Then–maybe after reaching page 400–I realized something. This is not a book to hurry through. This is not a page-turner, a who-done-it, an escape reading, and I like all those types of books. Instead, this book is a primer on Conservatism through the lens of a key Conservative thinker. This is a book filled with homework assignments, with lessons to be completed. This book is Conservatism 101; no, more a graduate level 501 course. The reader is expected to master the lectures–the book–and then begin his/her journey through the assigned/suggested/formative works mentioned throughout this book.
One could write a very short biography of Russell Kirk. This short: “Russell Kirk was born in 1918. He read lots of books and thought deeply and then wrote lots of books. He died in 1994. He was a major figure in the Conservative movement.” Mr. Kirk was–by most standards, but not mine–a very dull, ordinary-looking, overly bookish fellow. How does a life parked at the typewriter merit 500 pages?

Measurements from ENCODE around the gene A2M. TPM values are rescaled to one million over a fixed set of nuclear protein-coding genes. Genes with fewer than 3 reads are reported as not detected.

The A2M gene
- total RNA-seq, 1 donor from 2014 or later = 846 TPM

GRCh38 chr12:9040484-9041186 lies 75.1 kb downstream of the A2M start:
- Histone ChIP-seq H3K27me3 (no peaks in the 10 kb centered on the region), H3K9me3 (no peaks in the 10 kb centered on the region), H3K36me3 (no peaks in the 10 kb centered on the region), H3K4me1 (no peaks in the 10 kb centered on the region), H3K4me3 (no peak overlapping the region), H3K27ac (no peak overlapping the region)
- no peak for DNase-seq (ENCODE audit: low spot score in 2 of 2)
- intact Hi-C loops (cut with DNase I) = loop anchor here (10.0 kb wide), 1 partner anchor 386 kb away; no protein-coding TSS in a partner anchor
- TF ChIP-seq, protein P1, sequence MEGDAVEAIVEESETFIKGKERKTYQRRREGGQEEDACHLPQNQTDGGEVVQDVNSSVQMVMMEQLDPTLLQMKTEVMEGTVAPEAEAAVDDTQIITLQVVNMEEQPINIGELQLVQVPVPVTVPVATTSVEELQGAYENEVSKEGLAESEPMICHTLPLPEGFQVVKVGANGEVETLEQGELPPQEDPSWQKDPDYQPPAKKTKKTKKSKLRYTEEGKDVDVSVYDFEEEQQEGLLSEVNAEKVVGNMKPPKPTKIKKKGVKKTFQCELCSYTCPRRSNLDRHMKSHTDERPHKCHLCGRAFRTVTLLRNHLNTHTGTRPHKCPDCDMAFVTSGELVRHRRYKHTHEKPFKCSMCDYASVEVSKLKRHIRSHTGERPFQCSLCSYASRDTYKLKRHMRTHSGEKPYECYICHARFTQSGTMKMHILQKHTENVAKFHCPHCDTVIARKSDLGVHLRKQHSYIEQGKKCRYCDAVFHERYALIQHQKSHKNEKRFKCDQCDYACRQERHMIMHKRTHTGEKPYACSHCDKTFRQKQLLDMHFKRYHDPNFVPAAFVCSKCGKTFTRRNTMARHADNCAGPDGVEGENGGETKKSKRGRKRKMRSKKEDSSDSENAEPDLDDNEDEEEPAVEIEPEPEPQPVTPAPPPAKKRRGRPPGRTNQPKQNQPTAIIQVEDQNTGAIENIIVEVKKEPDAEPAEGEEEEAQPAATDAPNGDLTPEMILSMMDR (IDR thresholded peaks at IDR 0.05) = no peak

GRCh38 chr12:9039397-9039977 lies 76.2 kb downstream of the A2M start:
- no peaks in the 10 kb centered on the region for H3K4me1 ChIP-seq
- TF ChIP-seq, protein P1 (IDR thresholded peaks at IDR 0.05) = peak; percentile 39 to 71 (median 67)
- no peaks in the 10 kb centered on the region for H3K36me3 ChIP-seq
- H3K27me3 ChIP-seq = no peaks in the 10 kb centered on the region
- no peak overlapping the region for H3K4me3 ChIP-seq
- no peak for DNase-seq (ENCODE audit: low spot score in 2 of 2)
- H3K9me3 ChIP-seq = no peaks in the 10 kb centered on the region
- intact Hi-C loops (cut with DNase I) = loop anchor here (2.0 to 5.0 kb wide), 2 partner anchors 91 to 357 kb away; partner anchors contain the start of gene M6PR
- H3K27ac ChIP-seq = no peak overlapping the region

Well, first of all, Kirk was a scholar, writer, thinker, but he was far from being simply desk-bound. He traveled, entertained a host of friends, sparred intellectually with friends and foes, participated in political battles, enjoyed ghost stories, and fathered four daughters after a marriage late in life.
But the book is mainly the odyssey through Conservative thought of the past as remolded and fitted to the American experience. Hence the reading assignments that are necessities after this book. Edmund Burke is high on the list. Kirk wrote a biography of Burke, but one absolutely must go to the source.
Kirk was also deeply devoted to the writings of Christopher Dawson (whose praises I have often sung), T. S. Eliot (both his poems and essays), Albert J. Nock (older libertarian), Irving Babbit, the Southern Agrarians, and key Greek and Roman thinkers. As Kirk slowly moved from being Christian-and Catholic-oriented to actually joining the Catholic Church, Christian doctrines and theology also impacted his thinking. His intellectual life is itself a course in intellectual history–from a conservative angle.